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Dinner at Fiorello's by Rick R. Reed

Henry Appleby has an appetite for life. As a recent high school graduate and the son of a wealthy family in one of Chicago’s affluent North Shore suburbs, his life is laid out for him. Unfortunately, though, he’s being forced to follow in the footsteps of his successful attorney father instead of living his dream of being a chef. When an opportunity comes his way to work in a real kitchen the summer after graduation, at a little Italian joint called Fiorello’s, Henry jumps at the chance, putting his future in jeopardy.

Years ago, life was a plentiful buffet for Vito Carelli. But a tragic turn of events now keeps the young chef at Fiorello’s quiet and secretive, preferring to let his amazing Italian peasant cuisine do his talking. When the two cooks meet over an open flame, sparks fly. Both need a taste of something more—something real, something true—to separate the good from the bad and find the love—and the hope—that just might be their salvation.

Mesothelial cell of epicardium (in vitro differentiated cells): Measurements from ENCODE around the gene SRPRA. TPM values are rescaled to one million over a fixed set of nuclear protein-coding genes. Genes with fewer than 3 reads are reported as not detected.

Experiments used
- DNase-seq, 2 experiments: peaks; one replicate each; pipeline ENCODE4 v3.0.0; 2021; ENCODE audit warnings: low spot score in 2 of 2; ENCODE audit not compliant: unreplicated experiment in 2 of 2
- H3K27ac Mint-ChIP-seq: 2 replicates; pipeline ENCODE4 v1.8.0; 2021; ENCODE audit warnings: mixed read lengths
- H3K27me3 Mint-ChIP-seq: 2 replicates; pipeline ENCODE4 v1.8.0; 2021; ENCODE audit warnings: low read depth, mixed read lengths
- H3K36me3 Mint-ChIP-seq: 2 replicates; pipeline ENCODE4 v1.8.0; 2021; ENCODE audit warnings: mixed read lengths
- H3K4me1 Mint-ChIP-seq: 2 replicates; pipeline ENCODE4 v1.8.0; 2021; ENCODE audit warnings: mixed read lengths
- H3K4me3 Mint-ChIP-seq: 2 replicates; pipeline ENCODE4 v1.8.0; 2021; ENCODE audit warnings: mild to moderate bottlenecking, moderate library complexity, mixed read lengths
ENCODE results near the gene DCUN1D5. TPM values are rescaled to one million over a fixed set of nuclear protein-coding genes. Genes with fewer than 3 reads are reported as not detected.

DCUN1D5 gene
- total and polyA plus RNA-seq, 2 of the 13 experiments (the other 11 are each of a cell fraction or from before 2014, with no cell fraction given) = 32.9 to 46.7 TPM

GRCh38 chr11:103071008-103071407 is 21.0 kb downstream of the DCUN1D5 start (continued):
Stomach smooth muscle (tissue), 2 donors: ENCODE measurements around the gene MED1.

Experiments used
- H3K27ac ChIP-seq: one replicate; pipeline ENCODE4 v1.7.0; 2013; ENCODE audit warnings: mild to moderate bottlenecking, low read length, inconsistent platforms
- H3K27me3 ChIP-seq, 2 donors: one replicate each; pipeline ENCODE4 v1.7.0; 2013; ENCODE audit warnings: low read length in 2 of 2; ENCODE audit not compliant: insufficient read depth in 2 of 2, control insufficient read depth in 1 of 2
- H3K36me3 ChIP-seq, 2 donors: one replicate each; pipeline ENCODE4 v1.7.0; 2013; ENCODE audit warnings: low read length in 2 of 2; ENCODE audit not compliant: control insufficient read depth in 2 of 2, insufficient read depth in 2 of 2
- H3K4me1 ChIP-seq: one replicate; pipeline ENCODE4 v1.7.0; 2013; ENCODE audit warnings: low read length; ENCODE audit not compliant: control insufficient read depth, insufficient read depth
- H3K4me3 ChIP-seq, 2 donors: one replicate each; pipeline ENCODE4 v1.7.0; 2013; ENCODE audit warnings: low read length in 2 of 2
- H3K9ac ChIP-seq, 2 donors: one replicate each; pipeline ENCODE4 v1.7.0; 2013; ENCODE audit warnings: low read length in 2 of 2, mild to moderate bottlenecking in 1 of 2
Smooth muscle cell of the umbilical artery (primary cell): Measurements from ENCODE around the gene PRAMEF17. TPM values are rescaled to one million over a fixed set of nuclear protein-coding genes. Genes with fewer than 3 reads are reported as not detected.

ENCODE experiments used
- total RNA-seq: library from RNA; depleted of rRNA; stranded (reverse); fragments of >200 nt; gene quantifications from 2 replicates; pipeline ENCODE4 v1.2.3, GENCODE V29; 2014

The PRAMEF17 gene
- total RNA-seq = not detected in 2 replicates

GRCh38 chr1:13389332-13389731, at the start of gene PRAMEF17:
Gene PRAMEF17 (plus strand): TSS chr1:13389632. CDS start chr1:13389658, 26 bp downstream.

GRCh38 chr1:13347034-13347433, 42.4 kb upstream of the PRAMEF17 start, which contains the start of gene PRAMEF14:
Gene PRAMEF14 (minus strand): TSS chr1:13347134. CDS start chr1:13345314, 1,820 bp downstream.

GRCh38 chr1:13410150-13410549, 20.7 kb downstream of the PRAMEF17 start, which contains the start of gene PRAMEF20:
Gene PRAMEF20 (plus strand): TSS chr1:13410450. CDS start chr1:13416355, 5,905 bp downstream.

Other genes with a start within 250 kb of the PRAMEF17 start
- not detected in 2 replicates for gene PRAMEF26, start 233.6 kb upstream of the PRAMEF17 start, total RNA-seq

Rick R. ReedRick R. Reed Biography
Rick R. Reed is all about exploring the romantic entanglements of gay men in contemporary, realistic settings. While his stories often contain elements of suspense, mystery and the paranormal, his focus ultimately returns to the power of love. He is the author of dozens of published novels, novellas, and short stories. He is a three-time EPIC eBook Award winner (for Caregiver, Orientation and The Blue Moon Cafe). Raining Men and Caregiver have both won the Rainbow Award for gay fiction. Lambda Literary Review has called him, “a writer that doesn’t disappoint.” Rick lives in Seattle with his husband and a very spoiled Boston terrier. He is forever “at work on another novel.”


Will has brought an electronic copy of Dinner at Fiorello’s  to give away to one lucky reader. Just follow the Rafflectoper link below to enter.